February 2019: Question For Discussion
Maxine Greene in her book Releasing the Imagination (Jossey-Bass, 1995) says that “the main point of education (in the context of a lived life) is to enable a human being to become increasingly mindful with regard to his or her lived situation – and its untapped possibilities” (p.182). For this purpose, she says that we need to release the imagination in the person, particularly “poetic” use of imagination and “social” imagination (pp.4-5). The “poetic” imagination means, according to her, “to bring into being the “as if” worlds” created by artists and to “be in some manner a participant in artists’ worlds reaching far back and ahead of time” (p.4). In short, informed encounters with the works of art enables a person “a startling defamiliarization of the ordinary” (p.4). This is closely connected with the “social” imagination, which means “the capacity to invent visions of what should be and what it might be in our deficient society, on the streets where we live, in our schools” (p.5). Referring to Jean-Paul Sartre, she says, “we acknowledge the harshness of situations only when we have in mind another state of affairs in which things would be better” (p.5).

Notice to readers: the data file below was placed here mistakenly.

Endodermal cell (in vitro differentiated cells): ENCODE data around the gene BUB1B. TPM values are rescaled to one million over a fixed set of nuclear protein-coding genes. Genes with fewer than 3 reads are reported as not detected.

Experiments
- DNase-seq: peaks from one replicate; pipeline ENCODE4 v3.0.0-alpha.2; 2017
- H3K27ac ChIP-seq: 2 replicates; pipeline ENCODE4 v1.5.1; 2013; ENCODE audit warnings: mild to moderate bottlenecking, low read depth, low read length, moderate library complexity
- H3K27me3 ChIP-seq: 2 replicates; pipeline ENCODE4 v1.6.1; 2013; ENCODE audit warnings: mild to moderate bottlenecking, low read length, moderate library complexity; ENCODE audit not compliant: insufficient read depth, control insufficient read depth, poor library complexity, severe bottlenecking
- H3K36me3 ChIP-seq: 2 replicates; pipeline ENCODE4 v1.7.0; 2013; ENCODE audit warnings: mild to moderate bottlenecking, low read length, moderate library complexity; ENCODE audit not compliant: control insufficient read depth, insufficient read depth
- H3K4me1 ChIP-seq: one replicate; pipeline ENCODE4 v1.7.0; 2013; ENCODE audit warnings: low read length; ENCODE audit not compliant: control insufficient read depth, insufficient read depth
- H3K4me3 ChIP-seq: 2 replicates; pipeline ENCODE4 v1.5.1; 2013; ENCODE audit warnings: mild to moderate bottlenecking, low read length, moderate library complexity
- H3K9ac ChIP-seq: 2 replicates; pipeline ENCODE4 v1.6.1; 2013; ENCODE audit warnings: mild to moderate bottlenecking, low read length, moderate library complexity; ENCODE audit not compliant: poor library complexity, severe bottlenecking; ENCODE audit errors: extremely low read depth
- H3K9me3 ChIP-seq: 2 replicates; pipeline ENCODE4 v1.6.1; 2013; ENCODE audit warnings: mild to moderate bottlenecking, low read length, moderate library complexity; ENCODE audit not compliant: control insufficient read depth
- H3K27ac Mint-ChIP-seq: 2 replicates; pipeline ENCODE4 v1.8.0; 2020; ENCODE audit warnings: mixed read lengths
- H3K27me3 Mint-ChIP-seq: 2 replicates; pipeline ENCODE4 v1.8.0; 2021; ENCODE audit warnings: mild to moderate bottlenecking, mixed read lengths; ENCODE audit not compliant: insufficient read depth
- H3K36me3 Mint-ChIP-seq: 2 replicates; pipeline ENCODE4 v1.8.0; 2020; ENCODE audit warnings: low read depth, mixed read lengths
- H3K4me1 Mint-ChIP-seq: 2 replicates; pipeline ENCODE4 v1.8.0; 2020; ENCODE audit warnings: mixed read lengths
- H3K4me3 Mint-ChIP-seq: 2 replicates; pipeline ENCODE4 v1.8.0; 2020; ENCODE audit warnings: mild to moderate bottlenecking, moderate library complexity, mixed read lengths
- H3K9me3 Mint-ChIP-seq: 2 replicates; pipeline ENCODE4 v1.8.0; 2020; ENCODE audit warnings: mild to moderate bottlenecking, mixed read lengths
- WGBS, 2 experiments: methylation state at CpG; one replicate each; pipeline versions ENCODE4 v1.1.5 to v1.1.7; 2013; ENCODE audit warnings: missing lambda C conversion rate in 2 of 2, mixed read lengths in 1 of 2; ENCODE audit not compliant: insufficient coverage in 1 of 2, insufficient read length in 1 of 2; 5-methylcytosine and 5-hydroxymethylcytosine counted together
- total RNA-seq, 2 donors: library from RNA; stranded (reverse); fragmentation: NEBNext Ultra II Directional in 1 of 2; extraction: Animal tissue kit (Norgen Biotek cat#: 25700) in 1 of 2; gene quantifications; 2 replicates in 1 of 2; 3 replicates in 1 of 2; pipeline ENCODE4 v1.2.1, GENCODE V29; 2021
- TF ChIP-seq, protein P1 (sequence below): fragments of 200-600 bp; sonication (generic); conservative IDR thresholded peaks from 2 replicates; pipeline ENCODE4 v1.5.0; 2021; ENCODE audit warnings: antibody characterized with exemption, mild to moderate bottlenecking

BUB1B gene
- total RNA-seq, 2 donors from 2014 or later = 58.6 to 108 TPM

How does Maxine Greene’s work contribute to your understanding of imagination?
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